Felex Share, Harare Bureau
Former President Mr Robert Mugabe should dump his politics of entitlement and egotism and emulate other former statesmen who believe in continuity, political analysts said yesterday.
The analysts said Mr Mugabe should take a leaf from former South African President Jacob Zuma who over the weekend volunteered to campaign for the ANC ahead of the 2019 general elections.
Mr Zuma resigned last month in the face of a no-confidence vote supported by his own party.
He announced over the weekend that despite being in retirement, he will campaign for ANC in his home province, KwaZulu-Natal, adding that he was ready to be redeployed by the party.
This is contrary to Mr Mugabe whose “selfishness” has seen him anointing Brigadier-General Ambrose Mutinhiri (Retired) to lead the National Patriotic Front (NPF), a new political outfit composed of members of the G40 cabal.
The cabal was expelled from Zanu-PF last December while Mr Mugabe resigned after being recalled by his party, Zanu-PF.
NPF has indicated that it will contest the harmonised elections this year.
Political analyst Mr Alexander Rusero yesterday said unlike Mr Zuma, Mr Mugabe was self-centred.
“We are dealing with two protagonists here with one being a former statesman who is grateful of his contribution as a person and civil servant occupying the highest office in South Africa,” he said.
“Then we are also dealing with another protagonist who has a dangerous feeling of entitlement who thought that Zimbabwe belongs to him and him only, someone who could not imagine there will come a certain time he could no longer be on the reign. Zuma’s statement represents politics of continuity while what Mugabe is doing is a dangerous gimmick and dangerous politics of entitlement of saying things cannot continue as long as I am not involved.”
Mr Rusero added: “It is unfortunate that for the first time he is blundering, reading a wrong political script because at the end of the day he is busy fighting something he created and the history and legacy he is part of. These are double standards. He is reading politics from a script of frustration and desperation not sober sense which requires rationality and decency.”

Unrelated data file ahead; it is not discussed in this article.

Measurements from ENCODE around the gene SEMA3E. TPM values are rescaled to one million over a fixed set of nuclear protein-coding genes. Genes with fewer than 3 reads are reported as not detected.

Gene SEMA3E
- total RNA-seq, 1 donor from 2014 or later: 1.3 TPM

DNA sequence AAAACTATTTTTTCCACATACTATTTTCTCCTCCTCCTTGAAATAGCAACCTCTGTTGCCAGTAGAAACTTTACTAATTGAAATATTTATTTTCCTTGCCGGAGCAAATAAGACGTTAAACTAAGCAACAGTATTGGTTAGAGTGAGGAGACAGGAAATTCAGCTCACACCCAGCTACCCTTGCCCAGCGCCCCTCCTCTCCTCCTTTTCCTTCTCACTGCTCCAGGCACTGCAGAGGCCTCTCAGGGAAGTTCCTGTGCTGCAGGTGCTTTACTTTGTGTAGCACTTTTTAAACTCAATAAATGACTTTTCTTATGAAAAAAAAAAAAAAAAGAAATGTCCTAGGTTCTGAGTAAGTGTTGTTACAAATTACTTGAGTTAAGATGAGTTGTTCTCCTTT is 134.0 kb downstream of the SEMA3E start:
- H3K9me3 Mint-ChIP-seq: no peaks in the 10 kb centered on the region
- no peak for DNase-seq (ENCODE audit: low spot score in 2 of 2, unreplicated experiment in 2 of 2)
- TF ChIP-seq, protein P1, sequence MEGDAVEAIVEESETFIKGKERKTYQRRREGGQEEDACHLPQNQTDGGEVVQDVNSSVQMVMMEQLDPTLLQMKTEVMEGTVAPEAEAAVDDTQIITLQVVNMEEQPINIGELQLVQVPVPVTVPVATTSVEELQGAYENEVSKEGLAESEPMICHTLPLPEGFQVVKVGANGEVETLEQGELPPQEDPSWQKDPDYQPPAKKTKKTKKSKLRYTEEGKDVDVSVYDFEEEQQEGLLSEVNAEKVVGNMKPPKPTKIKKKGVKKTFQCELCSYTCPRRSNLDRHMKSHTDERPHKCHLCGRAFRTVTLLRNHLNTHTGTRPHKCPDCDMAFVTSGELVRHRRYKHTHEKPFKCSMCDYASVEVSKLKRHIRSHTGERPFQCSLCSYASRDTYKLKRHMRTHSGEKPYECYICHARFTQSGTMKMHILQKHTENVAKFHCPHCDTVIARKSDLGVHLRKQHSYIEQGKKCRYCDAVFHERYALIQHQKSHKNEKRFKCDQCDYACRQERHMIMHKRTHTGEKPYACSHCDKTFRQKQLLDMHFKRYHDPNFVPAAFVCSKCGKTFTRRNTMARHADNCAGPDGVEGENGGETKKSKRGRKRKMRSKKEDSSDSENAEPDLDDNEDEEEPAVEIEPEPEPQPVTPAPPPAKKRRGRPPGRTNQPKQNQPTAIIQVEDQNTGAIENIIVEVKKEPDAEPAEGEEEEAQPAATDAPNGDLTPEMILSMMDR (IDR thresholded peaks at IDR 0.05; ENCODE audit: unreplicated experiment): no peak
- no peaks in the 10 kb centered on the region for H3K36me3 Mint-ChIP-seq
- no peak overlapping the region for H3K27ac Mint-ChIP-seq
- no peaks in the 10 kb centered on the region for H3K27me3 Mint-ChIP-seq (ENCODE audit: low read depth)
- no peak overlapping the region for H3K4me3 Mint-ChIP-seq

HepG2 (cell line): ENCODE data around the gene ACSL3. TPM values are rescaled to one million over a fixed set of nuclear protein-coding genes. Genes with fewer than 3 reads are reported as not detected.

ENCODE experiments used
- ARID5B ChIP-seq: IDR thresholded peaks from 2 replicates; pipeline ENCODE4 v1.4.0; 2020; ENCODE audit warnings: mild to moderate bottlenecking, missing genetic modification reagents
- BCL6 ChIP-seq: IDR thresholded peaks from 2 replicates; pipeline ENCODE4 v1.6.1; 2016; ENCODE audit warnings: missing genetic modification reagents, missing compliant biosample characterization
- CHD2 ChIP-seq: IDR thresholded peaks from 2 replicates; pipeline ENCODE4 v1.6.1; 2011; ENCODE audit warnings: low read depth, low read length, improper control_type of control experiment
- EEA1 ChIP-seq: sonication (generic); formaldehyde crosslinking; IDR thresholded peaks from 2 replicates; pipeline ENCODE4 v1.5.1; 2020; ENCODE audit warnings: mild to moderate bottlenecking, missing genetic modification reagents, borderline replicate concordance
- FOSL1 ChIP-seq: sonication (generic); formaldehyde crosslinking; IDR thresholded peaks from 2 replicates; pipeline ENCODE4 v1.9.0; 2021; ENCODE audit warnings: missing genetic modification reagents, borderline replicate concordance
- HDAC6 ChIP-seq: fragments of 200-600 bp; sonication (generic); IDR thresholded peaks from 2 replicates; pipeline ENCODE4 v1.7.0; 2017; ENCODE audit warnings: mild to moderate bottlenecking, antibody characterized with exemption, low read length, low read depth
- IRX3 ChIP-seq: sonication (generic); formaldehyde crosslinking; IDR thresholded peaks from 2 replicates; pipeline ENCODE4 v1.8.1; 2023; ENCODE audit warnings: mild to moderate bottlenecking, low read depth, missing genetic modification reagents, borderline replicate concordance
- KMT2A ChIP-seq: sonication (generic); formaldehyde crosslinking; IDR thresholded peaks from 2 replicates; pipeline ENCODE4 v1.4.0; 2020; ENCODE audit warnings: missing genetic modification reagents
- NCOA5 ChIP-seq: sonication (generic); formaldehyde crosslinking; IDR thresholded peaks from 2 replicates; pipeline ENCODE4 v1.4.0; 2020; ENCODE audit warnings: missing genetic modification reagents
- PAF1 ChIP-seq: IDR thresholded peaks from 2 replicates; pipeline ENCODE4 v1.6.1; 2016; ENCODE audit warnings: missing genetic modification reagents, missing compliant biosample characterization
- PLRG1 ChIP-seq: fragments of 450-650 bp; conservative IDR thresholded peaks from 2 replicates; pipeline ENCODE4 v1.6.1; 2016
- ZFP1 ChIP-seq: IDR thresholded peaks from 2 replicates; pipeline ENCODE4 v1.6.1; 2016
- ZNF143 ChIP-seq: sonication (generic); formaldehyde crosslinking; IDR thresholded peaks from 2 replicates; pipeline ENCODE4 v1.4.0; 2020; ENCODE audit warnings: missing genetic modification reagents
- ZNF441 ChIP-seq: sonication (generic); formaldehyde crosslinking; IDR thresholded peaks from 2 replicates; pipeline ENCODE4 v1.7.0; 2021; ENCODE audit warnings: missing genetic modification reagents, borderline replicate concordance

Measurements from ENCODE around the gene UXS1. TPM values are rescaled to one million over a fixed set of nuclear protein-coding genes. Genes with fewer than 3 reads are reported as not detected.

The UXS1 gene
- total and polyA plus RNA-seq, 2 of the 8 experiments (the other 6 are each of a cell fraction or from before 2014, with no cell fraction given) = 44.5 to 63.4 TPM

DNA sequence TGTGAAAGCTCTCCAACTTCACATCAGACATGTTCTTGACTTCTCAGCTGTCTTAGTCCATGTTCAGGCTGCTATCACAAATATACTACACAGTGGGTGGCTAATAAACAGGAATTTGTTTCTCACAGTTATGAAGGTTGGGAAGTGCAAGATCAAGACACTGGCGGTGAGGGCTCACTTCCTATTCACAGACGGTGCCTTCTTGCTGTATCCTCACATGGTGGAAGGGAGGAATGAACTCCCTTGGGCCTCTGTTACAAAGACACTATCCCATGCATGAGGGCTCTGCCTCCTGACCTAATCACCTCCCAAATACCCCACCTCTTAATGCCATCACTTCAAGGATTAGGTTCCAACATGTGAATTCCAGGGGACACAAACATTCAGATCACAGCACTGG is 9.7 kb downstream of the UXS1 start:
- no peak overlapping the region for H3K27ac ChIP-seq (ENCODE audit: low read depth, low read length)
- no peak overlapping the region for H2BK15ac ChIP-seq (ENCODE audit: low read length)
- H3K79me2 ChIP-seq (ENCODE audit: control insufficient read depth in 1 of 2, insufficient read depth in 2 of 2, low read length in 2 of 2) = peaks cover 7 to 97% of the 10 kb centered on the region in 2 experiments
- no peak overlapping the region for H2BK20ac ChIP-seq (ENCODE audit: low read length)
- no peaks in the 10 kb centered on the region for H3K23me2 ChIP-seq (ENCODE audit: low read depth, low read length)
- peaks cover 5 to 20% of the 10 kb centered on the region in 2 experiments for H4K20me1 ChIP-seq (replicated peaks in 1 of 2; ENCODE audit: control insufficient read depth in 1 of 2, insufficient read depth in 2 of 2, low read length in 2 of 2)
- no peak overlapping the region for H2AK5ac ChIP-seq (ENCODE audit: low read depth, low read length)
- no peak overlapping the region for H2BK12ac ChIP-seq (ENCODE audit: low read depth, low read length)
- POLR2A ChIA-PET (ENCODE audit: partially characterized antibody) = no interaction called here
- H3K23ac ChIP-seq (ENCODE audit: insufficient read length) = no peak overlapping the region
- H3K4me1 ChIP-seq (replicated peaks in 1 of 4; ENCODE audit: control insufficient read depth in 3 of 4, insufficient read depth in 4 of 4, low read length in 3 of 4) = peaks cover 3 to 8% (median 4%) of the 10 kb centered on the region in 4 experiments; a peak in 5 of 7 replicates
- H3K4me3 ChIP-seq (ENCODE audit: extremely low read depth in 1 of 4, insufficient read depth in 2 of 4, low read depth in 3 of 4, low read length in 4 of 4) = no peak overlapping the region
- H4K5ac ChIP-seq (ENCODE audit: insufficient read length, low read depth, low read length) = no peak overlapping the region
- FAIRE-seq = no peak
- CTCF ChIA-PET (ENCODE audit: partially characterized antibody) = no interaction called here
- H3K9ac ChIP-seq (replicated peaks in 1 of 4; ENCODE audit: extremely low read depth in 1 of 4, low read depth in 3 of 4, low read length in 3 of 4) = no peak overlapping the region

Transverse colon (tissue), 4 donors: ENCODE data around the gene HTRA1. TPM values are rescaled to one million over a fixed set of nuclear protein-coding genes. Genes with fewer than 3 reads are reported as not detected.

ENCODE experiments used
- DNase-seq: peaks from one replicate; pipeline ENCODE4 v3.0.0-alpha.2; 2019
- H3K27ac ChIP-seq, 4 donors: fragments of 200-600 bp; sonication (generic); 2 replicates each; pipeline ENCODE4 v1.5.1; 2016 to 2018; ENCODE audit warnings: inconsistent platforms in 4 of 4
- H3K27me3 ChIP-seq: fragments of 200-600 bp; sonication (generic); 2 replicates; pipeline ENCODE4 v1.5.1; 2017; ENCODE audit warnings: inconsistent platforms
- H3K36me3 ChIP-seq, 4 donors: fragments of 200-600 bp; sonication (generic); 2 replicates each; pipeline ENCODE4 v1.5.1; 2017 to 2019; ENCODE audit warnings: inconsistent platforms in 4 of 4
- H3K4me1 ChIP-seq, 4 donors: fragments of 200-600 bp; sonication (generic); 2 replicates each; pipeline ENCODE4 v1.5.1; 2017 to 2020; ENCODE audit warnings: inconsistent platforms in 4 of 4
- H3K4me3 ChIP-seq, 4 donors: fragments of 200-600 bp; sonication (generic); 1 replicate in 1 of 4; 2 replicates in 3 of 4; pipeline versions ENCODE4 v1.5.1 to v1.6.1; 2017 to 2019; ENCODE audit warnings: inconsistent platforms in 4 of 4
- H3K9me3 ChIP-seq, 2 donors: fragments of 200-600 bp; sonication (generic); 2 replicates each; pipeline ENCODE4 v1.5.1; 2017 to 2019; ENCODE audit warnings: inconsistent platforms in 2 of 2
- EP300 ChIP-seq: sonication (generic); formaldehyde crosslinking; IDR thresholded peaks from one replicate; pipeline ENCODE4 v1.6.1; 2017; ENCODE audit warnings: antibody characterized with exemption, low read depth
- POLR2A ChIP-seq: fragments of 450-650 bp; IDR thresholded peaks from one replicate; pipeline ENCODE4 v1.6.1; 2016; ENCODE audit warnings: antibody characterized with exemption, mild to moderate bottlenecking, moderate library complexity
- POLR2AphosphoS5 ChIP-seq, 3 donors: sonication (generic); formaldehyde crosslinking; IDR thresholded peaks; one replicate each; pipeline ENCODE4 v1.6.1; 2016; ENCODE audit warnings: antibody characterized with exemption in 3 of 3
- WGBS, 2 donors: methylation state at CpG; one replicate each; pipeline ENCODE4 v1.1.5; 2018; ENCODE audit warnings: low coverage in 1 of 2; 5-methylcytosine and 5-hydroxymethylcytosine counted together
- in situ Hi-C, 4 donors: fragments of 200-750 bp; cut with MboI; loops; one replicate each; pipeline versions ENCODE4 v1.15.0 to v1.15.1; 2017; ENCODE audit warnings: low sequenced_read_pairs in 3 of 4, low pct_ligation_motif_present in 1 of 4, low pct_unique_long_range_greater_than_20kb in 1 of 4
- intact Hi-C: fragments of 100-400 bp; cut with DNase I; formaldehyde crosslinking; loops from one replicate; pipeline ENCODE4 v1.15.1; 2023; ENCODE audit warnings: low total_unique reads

Another political analyst Mr Goodwine Mureriwa said Mr Mugabe’s sentiments should not hold Zimbabwe at ransom.
“Zuma has been ousted and he understands the circumstances that resulted in his ouster while here we have an adamant and selfish former president who believes Zanu-PF and Zimbabwe revolves around himself and his clan,” he said.
“What Zuma has done is a wakeup call to Mugabe that if he has always been standing for the wishes of the people and the people have spoken that they want a new leadership, he should support the will of the people and lead by example.”
Tanzania-based political analyst Mr Tafadzwa Mugwadi weighed in: “Zuma has demonstrated the astounding consciousness and virtues of a principled leader who is not self-centric. This strikes a difference with Mugabe who thinks at 94, he can destabilise Zanu-PF and scuttle the victory of President Mnangagwa. Unfortunately, he was a hero turned villain and no progress-minded Zimbabwean cares to listen to sour grapes from a disgraced nonagenarian. What boggles the mind however is that Zimbabweans endured 37 years of his rule but he is already too tired of being ruled in three months.
He needs to take a leaf from Zuma because Zanu-PF gave Mugabe everything during his time and hobnobbing with NPF and fallen G4O cabal is certainly not what he owes to the revolutionary party.”
In recalling Mr Mugabe, Zanu-PF resolved that the former leader was losing control of the party to his wife Mrs Grace Mugabe and the G40 cabal.
The cabal had also become instrumental in making executive decisions.